Trainers are currently developing a promising program on bias-free policing and routine stops and detentions, the report said.
The department’s new Force Investigation Team has sent dedicated investigators to examine the most serious uses of force, with a willingness to improve its work, the report said.
Reviews of shootings by officers, which have been handled by the Firearms Review Board, will be merged into the Use of Force Review Board, although much improvement is needed in the way those incidents are handled, according to the report. Bobb has previously criticized the firearms board for focusing on the immediate legal justification for a shooting, not the totality of circumstances.
The report also praised the department for adopting new approaches to dealing with people in crisis, including enhanced training and working with mental-health experts, social-service providers and the Washington State Criminal Justice Training Commission.
Data system weak
But other segments of the department have been less open to collaboration and slow to make changes, particularly in the collection of computer data used to track improper policing and hold officers accountable, the report said.
Comparing the department’s use of analytic data to the Oakland Athletics baseball team’s use of data as documented in the book and movie “Moneyball,” the report concluded: “SPD is a long way from playing Moneyball.”
“It must, in many ways, transition from paper-driven to electronic processes,” the report said, adding, “Compared to many other law-enforcement agencies, SPD is flying blind.”
Efforts to improve data collection have been hampered by bungled efforts to produce a stopgap computer program and foot-dragging on developing a new business intelligence system, according to the report.
“In short, SPD’s approach as of late April calls for the Department to fire first and aim later, if at all,” the report said of the department’s plan to build a business system.
Although the stopgap program has been installed, the department has appeared to put priority on “simply getting the system running” over making sure it functions well, the report said.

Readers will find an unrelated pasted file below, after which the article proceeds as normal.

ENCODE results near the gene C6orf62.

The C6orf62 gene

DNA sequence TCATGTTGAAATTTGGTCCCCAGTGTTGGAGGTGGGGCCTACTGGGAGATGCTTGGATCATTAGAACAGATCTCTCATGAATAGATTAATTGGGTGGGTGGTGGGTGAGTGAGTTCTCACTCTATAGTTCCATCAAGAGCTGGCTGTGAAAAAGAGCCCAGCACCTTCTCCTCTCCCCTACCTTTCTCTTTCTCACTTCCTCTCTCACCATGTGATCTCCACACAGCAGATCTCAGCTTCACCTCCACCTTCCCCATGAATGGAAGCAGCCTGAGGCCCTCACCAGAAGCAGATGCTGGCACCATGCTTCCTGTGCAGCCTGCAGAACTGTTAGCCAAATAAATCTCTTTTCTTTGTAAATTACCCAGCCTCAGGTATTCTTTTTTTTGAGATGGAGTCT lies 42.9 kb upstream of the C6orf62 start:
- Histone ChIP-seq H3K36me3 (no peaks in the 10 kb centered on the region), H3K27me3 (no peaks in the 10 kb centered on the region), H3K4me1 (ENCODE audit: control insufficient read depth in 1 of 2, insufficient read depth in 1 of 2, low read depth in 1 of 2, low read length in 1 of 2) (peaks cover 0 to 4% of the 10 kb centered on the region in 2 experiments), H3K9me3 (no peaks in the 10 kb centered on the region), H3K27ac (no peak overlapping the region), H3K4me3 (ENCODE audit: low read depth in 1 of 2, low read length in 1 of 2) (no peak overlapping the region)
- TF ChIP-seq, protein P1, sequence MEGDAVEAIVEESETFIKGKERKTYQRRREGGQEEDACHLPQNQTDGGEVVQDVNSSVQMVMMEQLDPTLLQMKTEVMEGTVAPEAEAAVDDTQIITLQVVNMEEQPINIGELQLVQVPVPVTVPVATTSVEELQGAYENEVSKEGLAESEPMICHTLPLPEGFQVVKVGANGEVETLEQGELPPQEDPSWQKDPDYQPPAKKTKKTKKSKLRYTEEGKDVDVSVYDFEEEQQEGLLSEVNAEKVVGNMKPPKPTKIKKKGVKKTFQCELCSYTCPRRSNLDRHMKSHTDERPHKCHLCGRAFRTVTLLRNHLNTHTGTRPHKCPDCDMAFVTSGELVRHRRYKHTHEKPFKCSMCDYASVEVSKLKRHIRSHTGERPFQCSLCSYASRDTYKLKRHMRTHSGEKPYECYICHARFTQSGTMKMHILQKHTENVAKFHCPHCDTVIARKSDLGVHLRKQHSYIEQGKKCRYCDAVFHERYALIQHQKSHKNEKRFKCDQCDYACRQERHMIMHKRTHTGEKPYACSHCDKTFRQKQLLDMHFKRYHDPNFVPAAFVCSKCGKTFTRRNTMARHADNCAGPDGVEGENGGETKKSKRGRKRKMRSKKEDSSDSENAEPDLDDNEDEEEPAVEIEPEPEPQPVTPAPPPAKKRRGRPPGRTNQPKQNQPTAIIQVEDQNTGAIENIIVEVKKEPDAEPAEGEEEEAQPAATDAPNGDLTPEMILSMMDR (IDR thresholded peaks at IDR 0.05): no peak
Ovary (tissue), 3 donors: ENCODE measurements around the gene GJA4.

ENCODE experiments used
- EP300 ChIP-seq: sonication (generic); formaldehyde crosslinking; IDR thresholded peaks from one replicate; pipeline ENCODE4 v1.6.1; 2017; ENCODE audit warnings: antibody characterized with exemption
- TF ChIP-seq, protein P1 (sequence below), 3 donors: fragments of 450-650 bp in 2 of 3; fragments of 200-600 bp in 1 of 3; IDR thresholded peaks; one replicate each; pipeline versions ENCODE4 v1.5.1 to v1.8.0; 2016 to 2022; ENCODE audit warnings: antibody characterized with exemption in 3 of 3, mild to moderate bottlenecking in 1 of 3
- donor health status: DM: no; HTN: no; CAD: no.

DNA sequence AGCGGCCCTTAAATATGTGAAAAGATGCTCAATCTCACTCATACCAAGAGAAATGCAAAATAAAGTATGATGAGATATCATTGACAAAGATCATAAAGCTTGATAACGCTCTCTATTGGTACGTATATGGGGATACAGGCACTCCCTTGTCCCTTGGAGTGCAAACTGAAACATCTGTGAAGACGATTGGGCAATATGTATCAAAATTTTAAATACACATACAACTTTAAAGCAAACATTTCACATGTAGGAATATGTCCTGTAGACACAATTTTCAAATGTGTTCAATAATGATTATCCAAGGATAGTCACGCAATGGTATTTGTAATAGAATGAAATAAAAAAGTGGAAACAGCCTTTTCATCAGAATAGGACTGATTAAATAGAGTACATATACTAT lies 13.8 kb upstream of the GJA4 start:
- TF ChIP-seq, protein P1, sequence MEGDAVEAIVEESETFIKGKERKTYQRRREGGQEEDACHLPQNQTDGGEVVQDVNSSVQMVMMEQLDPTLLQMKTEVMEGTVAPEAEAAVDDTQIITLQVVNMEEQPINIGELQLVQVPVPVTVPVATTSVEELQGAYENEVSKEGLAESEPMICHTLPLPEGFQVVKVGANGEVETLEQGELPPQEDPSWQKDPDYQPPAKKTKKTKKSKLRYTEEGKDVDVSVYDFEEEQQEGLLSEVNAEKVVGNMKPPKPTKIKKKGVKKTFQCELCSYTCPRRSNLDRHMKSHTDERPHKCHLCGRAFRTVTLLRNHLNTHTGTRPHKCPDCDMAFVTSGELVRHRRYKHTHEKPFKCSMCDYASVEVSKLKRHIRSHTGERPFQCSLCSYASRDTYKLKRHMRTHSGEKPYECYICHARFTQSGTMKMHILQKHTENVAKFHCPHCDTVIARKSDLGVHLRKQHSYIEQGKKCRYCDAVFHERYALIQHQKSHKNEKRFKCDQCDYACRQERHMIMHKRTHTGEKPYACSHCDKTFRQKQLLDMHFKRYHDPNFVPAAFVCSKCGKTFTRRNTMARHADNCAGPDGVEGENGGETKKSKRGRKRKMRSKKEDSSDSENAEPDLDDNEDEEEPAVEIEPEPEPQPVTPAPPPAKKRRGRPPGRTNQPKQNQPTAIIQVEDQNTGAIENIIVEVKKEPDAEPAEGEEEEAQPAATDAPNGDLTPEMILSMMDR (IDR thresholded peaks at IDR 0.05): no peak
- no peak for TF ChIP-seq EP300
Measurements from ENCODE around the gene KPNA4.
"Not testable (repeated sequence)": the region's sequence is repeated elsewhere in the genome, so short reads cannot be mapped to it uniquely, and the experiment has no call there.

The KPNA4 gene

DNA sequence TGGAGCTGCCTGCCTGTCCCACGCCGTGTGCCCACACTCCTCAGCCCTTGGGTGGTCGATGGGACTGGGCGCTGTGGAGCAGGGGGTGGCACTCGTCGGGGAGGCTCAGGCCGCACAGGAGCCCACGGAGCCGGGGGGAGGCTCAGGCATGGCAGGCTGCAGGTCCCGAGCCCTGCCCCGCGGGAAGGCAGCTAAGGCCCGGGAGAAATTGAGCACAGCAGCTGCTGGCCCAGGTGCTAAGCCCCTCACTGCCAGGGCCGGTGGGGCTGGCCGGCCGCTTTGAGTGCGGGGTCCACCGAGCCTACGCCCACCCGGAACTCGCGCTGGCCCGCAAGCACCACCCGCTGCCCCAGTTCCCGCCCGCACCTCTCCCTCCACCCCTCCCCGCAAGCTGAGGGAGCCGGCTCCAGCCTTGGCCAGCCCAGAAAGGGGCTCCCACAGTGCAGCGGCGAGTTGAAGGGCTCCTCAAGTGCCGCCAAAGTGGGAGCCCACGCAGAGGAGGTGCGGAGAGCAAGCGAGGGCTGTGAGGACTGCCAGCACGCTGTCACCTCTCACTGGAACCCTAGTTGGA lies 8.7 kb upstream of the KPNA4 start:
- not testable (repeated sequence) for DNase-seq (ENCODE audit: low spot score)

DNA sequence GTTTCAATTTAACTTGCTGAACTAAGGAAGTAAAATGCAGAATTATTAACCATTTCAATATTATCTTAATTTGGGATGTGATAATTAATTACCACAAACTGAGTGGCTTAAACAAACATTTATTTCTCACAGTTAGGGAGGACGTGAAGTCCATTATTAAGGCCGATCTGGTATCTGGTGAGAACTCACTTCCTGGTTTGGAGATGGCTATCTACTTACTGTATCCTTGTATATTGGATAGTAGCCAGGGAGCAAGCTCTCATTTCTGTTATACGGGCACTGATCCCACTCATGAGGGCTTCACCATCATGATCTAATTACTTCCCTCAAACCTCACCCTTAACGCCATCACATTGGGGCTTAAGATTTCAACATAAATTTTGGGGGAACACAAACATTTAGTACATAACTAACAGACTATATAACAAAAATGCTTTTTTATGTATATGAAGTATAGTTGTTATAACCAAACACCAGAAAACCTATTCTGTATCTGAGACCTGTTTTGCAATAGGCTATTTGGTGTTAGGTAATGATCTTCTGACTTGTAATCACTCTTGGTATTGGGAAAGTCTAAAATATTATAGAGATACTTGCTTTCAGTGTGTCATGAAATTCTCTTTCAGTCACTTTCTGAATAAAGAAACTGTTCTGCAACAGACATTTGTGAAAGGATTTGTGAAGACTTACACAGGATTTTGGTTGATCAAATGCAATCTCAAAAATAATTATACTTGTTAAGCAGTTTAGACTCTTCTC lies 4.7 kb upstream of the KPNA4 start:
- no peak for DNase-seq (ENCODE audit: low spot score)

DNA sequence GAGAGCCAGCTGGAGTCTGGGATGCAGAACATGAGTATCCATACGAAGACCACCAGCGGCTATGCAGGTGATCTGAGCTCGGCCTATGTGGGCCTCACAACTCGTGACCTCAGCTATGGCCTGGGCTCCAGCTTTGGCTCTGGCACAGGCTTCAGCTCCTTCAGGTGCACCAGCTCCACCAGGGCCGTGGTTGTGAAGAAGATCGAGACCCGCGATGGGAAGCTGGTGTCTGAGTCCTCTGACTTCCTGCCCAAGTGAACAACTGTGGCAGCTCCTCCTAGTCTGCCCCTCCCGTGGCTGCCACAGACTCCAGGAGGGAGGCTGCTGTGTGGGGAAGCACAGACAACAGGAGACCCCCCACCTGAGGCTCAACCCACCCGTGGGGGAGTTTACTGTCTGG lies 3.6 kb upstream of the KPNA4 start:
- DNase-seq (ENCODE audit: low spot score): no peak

Still, the report said, the monitoring team is encouraged at the prospect that the mayor’s office, the new police chief and experts within and outside the department will fix the problem.
The report said the department likely will miss a June 30 deadline for a plan to deploy an adequate number of full-time sergeants to provide critical guidance and oversight of street officers.
Longstanding problems with the use of in-car video in patrol cars — technological issues and getting officers to comply with policy — have largely been corrected, although failures by officers have been detected in use-of-force reviews, the report said.
Critical of reversals
On officer discipline, the report cited the need for changes to a “byzantine and arcane” process that allowed Interim Police Chief Harry Bailey earlier this year to reverse misconduct findings against several officers who had appealed their cases.
“If all of the investigation and analysis conducted by the OPA can be negated with the stroke of the Chief’s pen, and without regard to the opinion of the OPA, the fairness, thoroughness, and rigor of investigations below are rendered meaningless,” the report said.
OPA has improved its own procedures, the report said.
“Whereas OPA was considered by some for the last few years to be a cat’s paw of SPD executives, this perception has seemed to change markedly under the leadership of OPA’s current Director, Pierce Murphy,” the report said.
Steve Miletich: 206-464-3302 or firstname.lastname@example.org. On Twitter @stevemiletich